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convict

[verb, adjective kuh n-vikt; noun kon-vikt]
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verb (used with object)
  1. to prove or declare guilty of an offense, especially after a legal trial: to convict a prisoner of a felony.
  2. to impress with a sense of guilt.
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noun
  1. a person proved or declared guilty of an offense.
  2. a person serving a prison sentence.
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adjective
  1. Archaic. convicted.
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Origin of convict

1350–1400; (v.) Middle English convicten < Latin convictus past participle of convincere, equivalent to con- con- + vic- variant stem of vincere to overcome + -tus past participle suffix (see convince); (noun, adj.) Middle English convict, past participle of convicten (or directly < L)
Related formscon·vict·a·ble, con·vict·i·ble, adjectivecon·vic·tive, adjectivecon·vic·tive·ly, adverbhalf-con·vict·ed, adjectivepre·con·vict, verb (used with object)re·con·vict, verb (used with object)self-con·vict·ed, adjectiveun·con·vict·ed, adjectiveun·con·vict·ing, adjectiveun·con·vic·tive, adjective
Dictionary.com Unabridged Based on the Random House Unabridged Dictionary, © Random House, Inc. 2018

Examples from the Web for convicted

Contemporary Examples

Historical Examples

  • She had been convicted of blackmail, and she made no pretense even of innocence.

    Within the Law

    Marvin Dana

  • You were arrested in Buffalo, convicted, and served your stretch.

    Within the Law

    Marvin Dana

  • The canon gave the sigh he reserved for the convicted sinner.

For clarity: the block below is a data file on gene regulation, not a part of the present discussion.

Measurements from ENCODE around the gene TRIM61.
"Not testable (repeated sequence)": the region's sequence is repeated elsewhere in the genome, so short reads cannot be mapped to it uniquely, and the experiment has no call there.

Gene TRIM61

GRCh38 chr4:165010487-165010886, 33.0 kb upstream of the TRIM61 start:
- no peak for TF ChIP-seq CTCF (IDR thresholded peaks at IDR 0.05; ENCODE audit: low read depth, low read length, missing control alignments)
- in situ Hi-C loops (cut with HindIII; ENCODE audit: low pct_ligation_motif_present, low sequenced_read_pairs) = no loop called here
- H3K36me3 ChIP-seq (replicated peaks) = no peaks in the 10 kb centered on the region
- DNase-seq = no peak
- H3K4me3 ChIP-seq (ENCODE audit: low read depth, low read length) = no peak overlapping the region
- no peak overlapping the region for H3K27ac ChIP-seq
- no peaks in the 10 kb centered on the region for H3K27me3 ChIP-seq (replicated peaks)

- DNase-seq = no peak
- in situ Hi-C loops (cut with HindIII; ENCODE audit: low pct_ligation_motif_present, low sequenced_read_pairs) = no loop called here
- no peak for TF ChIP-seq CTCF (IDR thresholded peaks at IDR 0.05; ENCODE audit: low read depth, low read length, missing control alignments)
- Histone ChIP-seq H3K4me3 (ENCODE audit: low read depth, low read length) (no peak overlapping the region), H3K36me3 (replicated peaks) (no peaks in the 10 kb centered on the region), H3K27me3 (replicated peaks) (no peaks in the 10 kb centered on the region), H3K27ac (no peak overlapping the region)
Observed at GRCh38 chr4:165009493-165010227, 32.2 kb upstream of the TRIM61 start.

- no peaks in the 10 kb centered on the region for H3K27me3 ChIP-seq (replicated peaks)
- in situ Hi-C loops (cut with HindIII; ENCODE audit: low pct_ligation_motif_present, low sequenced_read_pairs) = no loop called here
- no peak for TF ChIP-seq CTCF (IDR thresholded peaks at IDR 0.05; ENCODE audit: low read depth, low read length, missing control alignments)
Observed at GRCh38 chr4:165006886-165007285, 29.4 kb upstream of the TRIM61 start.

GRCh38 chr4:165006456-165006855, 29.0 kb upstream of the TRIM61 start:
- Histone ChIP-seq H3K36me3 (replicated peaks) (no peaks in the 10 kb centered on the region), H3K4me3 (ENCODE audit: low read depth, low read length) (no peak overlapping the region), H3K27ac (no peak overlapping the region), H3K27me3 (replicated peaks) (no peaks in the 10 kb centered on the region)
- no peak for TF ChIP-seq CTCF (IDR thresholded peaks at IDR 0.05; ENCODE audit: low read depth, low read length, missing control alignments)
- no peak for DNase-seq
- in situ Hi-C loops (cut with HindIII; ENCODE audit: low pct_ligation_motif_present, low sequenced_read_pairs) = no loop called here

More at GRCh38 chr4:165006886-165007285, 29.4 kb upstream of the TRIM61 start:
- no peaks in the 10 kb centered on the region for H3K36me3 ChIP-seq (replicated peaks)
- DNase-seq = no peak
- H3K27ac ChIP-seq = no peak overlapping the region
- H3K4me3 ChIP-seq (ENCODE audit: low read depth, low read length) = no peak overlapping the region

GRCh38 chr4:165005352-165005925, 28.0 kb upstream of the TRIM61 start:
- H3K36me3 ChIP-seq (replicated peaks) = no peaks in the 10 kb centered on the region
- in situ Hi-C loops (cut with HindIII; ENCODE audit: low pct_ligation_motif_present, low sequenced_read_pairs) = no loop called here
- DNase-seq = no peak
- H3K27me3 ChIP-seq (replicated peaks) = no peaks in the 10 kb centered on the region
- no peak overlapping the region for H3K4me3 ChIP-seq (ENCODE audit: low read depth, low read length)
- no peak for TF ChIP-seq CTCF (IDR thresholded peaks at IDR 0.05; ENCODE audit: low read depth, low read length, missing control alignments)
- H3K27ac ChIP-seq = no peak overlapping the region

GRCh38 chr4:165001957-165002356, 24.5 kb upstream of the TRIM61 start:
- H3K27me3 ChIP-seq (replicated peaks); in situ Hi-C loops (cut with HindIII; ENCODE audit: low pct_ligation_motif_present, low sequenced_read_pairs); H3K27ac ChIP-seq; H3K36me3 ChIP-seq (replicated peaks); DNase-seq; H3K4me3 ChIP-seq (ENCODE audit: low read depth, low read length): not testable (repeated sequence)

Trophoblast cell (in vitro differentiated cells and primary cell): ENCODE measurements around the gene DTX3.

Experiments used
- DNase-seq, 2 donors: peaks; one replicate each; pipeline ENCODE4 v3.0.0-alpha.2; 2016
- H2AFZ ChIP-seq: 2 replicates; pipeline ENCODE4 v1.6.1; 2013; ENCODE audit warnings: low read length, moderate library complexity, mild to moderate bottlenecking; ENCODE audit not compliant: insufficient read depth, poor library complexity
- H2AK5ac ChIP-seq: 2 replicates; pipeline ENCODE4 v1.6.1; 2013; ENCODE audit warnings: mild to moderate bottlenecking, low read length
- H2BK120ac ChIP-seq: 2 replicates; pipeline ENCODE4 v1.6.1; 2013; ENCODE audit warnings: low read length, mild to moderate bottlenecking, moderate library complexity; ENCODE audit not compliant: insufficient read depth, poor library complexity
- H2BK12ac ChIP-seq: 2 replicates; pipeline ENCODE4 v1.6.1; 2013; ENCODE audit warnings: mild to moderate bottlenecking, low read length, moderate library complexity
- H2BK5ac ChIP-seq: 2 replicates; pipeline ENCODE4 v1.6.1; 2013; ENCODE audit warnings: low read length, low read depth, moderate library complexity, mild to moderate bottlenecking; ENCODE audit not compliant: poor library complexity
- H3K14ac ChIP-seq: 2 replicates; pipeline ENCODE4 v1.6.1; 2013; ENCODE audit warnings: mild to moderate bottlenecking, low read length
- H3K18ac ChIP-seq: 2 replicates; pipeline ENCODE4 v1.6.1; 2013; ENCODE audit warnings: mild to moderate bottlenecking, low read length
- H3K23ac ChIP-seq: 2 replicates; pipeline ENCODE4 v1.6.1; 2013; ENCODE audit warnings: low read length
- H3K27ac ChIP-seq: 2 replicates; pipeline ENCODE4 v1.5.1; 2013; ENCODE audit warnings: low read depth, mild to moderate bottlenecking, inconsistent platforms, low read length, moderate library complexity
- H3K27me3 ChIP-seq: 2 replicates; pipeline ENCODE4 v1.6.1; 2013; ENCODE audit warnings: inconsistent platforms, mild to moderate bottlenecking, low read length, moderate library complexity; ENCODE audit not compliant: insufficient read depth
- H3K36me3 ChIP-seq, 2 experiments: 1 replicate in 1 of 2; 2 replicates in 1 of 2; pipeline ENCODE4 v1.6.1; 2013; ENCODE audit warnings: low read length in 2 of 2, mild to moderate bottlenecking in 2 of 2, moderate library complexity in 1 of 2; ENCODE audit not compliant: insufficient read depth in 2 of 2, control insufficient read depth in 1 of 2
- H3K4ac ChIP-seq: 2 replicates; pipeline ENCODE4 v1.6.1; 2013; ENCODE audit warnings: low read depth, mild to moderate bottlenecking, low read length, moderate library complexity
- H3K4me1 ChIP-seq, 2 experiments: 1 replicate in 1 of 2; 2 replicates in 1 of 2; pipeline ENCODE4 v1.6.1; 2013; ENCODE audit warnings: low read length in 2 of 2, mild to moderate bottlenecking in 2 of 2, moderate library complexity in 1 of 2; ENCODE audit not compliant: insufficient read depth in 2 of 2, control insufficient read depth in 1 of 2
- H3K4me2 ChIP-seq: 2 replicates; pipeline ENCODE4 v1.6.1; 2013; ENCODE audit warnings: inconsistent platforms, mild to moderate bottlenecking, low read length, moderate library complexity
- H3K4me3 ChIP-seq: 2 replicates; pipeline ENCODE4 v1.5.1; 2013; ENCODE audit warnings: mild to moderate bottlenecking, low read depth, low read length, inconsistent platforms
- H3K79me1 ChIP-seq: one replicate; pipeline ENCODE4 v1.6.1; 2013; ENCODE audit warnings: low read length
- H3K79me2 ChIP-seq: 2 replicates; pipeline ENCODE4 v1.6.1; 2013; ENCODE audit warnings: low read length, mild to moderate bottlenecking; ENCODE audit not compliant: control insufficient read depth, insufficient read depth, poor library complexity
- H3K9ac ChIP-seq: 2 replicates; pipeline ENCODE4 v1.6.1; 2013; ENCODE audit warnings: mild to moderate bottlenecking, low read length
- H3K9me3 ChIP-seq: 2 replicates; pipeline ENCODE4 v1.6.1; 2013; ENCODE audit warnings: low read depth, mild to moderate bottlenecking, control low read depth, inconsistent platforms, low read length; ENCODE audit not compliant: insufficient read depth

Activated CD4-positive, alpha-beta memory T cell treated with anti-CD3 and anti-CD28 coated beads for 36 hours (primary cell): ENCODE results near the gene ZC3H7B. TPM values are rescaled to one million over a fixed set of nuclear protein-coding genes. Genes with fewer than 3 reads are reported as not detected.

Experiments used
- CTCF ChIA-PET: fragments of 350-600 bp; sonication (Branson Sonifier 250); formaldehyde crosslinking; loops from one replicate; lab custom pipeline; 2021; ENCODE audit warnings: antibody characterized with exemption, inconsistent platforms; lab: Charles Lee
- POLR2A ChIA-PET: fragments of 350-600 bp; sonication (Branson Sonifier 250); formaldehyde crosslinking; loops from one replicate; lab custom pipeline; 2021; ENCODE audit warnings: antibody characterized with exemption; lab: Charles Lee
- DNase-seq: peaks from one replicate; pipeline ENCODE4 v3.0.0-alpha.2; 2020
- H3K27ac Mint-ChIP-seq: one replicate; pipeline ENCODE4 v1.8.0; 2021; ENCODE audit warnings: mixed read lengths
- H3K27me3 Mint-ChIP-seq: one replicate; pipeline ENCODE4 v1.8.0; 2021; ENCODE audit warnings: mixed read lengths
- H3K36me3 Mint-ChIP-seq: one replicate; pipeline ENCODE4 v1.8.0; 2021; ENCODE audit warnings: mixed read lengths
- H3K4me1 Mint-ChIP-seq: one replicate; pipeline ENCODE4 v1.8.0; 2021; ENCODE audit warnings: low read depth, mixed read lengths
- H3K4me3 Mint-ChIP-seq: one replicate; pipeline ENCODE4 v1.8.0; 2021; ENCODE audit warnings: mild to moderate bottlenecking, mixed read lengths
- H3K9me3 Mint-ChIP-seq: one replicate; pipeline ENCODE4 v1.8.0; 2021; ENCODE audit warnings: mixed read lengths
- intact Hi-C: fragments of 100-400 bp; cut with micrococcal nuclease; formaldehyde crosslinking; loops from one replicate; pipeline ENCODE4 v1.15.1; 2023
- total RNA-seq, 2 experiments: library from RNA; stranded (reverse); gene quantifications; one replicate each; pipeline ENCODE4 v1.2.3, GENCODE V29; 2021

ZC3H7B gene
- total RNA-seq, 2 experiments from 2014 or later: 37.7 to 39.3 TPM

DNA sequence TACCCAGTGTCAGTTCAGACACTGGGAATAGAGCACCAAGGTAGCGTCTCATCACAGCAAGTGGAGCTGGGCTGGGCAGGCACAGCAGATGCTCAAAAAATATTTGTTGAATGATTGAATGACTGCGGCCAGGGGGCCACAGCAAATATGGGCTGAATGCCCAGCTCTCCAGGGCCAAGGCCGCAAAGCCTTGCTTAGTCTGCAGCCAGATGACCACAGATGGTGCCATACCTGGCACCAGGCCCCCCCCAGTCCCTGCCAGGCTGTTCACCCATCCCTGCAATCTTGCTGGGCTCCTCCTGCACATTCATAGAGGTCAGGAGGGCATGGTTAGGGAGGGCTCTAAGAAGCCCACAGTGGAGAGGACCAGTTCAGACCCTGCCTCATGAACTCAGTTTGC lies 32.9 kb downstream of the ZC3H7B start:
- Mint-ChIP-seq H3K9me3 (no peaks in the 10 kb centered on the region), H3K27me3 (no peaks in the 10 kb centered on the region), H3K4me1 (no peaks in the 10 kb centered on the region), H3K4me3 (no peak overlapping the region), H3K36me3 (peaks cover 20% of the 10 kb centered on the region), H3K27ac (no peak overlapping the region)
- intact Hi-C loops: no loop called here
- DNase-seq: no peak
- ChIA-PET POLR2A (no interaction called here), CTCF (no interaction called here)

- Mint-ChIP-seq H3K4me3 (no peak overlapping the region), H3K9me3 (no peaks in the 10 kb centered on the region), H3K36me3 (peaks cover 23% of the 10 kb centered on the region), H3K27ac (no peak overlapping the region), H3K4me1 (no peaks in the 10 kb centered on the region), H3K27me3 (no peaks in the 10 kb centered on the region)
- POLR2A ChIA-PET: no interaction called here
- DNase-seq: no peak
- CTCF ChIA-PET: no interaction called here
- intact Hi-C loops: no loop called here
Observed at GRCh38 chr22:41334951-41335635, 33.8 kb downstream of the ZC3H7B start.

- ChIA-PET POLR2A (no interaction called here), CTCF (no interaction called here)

People of Position

    Stanley Portal Hyatt

  • He said no one had been convicted, "the Caste had seen to that."

    Things as They Are

    Amy Wilson-Carmichael

  • Out of your own mouth, Socrates, you are convicted, he said.


British Dictionary definitions for convicted

convict

verb (kənˈvɪkt) (tr)
  1. to pronounce (someone) guilty of an offence
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noun (ˈkɒnvɪkt)
  1. a person found guilty of an offence against the law, esp one who is sentenced to imprisonment
  2. a person serving a prison sentence
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adjective (kənˈvɪkt)
  1. obsolete convicted
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Derived Formsconvictable or convictible, adjective

Word Origin

C14: from Latin convictus convicted of crime, from convincere to prove guilty, convince
Collins English Dictionary - Complete & Unabridged 2012 Digital Edition © William Collins Sons & Co. Ltd. 1979, 1986 © HarperCollins Publishers 1998, 2000, 2003, 2005, 2006, 2007, 2009, 2012

Word Origin and History for convicted

convict

v.

mid-14c., from Latin convictus, past participle of convincere "to 'overcome' in argument" (see convince). Replaced Old English verb oferstælan. Related: Convicted; convicting.

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convict

n.

late 15c., from convict (v). Slang shortening con is from 1893.

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Online Etymology Dictionary, © 2010 Douglas Harper